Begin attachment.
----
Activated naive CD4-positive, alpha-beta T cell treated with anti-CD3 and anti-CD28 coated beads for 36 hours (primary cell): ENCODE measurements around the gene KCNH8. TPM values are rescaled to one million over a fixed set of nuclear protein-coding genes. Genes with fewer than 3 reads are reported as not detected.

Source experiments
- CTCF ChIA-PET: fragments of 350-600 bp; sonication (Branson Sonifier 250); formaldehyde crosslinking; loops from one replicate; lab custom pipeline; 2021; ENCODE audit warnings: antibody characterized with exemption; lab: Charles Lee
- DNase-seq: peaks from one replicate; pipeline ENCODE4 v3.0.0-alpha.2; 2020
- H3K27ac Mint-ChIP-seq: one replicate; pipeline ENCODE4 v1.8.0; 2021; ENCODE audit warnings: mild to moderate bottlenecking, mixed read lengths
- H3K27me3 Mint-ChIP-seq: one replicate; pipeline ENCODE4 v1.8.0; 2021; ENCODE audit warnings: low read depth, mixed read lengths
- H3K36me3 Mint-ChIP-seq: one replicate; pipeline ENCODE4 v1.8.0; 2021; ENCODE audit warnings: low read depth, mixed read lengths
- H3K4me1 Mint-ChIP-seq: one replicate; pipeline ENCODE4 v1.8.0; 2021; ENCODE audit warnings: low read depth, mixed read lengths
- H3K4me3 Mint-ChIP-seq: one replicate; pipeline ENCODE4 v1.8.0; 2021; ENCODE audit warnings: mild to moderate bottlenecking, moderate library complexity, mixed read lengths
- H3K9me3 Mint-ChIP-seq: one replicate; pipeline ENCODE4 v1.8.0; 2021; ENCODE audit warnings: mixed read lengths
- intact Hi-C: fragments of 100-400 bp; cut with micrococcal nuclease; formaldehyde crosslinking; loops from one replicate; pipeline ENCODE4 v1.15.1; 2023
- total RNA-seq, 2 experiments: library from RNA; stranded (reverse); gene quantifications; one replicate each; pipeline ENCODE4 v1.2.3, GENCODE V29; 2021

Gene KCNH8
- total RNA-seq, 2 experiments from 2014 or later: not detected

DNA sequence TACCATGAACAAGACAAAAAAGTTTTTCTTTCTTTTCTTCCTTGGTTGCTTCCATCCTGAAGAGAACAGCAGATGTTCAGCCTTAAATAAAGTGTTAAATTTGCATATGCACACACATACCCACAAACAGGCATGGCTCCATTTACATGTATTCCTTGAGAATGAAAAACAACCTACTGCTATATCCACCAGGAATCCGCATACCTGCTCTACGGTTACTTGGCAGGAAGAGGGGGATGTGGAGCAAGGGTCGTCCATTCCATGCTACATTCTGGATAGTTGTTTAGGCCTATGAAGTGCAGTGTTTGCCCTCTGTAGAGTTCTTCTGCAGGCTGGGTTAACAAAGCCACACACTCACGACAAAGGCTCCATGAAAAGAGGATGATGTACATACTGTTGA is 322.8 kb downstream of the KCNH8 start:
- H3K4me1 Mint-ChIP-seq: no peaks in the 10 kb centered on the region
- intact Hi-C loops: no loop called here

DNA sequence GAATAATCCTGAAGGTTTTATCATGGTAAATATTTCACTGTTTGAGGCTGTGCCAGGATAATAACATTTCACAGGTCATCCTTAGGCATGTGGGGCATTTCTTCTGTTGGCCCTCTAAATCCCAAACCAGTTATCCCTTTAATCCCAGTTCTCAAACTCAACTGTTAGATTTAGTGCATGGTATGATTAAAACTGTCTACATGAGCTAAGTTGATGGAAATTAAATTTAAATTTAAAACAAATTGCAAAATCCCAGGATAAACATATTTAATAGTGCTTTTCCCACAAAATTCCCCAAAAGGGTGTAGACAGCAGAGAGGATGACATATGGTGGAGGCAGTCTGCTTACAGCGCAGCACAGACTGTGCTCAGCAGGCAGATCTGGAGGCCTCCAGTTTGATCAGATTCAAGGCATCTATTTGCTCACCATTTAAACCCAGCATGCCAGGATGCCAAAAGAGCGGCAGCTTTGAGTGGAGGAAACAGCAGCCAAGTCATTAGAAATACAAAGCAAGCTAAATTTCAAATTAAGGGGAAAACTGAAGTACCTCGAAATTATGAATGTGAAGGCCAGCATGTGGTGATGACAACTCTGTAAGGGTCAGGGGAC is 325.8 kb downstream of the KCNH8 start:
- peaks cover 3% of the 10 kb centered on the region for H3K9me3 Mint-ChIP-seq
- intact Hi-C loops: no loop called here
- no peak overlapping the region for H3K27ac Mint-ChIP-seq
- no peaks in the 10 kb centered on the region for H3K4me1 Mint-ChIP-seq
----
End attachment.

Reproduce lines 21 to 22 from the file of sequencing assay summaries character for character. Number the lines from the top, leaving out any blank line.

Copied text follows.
- no peak overlapping the region for H3K27ac Mint-ChIP-seq
- no peaks in the 10 kb centered on the region for H3K4me1 Mint-ChIP-seq